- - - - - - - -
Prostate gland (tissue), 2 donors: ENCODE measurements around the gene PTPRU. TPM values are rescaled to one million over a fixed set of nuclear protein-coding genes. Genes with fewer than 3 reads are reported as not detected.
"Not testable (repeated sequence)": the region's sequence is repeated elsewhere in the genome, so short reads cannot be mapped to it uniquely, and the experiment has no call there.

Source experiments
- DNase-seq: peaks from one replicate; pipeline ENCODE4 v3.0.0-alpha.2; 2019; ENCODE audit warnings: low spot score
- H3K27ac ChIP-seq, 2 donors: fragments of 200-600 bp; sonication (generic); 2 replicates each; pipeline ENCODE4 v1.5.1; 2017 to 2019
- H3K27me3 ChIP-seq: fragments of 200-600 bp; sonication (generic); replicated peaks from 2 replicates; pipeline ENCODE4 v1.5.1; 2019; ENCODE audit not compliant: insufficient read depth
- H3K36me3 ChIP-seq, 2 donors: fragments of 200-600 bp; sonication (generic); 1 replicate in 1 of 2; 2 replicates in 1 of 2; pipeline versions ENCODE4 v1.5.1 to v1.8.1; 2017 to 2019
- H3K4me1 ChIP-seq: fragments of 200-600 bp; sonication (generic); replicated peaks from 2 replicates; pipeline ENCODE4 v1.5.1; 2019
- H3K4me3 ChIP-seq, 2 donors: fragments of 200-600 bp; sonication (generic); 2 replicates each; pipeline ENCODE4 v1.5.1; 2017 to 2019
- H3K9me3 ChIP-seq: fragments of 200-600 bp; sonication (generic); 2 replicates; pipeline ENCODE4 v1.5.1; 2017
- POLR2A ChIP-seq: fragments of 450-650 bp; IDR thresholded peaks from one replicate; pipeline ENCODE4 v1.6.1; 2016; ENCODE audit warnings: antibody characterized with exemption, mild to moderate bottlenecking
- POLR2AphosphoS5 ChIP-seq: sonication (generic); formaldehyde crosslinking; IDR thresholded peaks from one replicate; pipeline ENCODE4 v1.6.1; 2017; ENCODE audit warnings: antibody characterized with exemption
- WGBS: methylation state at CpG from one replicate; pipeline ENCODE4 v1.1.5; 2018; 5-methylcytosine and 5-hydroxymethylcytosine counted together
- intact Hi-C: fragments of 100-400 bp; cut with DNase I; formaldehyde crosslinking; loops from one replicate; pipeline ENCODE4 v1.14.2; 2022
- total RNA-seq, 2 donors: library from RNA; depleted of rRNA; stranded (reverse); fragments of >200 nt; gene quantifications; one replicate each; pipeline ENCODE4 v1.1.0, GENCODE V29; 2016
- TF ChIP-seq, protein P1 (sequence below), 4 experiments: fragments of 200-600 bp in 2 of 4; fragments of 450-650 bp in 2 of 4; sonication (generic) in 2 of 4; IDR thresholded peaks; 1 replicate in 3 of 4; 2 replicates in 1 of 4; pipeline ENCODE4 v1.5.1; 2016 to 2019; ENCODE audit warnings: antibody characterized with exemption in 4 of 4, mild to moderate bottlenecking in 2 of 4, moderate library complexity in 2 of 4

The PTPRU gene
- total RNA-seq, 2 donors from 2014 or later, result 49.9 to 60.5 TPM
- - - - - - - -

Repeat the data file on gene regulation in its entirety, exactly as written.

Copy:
Prostate gland (tissue), 2 donors: ENCODE measurements around the gene PTPRU. TPM values are rescaled to one million over a fixed set of nuclear protein-coding genes. Genes with fewer than 3 reads are reported as not detected.
"Not testable (repeated sequence)": the region's sequence is repeated elsewhere in the genome, so short reads cannot be mapped to it uniquely, and the experiment has no call there.

Source experiments
- DNase-seq: peaks from one replicate; pipeline ENCODE4 v3.0.0-alpha.2; 2019; ENCODE audit warnings: low spot score
- H3K27ac ChIP-seq, 2 donors: fragments of 200-600 bp; sonication (generic); 2 replicates each; pipeline ENCODE4 v1.5.1; 2017 to 2019
- H3K27me3 ChIP-seq: fragments of 200-600 bp; sonication (generic); replicated peaks from 2 replicates; pipeline ENCODE4 v1.5.1; 2019; ENCODE audit not compliant: insufficient read depth
- H3K36me3 ChIP-seq, 2 donors: fragments of 200-600 bp; sonication (generic); 1 replicate in 1 of 2; 2 replicates in 1 of 2; pipeline versions ENCODE4 v1.5.1 to v1.8.1; 2017 to 2019
- H3K4me1 ChIP-seq: fragments of 200-600 bp; sonication (generic); replicated peaks from 2 replicates; pipeline ENCODE4 v1.5.1; 2019
- H3K4me3 ChIP-seq, 2 donors: fragments of 200-600 bp; sonication (generic); 2 replicates each; pipeline ENCODE4 v1.5.1; 2017 to 2019
- H3K9me3 ChIP-seq: fragments of 200-600 bp; sonication (generic); 2 replicates; pipeline ENCODE4 v1.5.1; 2017
- POLR2A ChIP-seq: fragments of 450-650 bp; IDR thresholded peaks from one replicate; pipeline ENCODE4 v1.6.1; 2016; ENCODE audit warnings: antibody characterized with exemption, mild to moderate bottlenecking
- POLR2AphosphoS5 ChIP-seq: sonication (generic); formaldehyde crosslinking; IDR thresholded peaks from one replicate; pipeline ENCODE4 v1.6.1; 2017; ENCODE audit warnings: antibody characterized with exemption
- WGBS: methylation state at CpG from one replicate; pipeline ENCODE4 v1.1.5; 2018; 5-methylcytosine and 5-hydroxymethylcytosine counted together
- intact Hi-C: fragments of 100-400 bp; cut with DNase I; formaldehyde crosslinking; loops from one replicate; pipeline ENCODE4 v1.14.2; 2022
- total RNA-seq, 2 donors: library from RNA; depleted of rRNA; stranded (reverse); fragments of >200 nt; gene quantifications; one replicate each; pipeline ENCODE4 v1.1.0, GENCODE V29; 2016
- TF ChIP-seq, protein P1 (sequence below), 4 experiments: fragments of 200-600 bp in 2 of 4; fragments of 450-650 bp in 2 of 4; sonication (generic) in 2 of 4; IDR thresholded peaks; 1 replicate in 3 of 4; 2 replicates in 1 of 4; pipeline ENCODE4 v1.5.1; 2016 to 2019; ENCODE audit warnings: antibody characterized with exemption in 4 of 4, mild to moderate bottlenecking in 2 of 4, moderate library complexity in 2 of 4

The PTPRU gene
- total RNA-seq, 2 donors from 2014 or later, result 49.9 to 60.5 TPM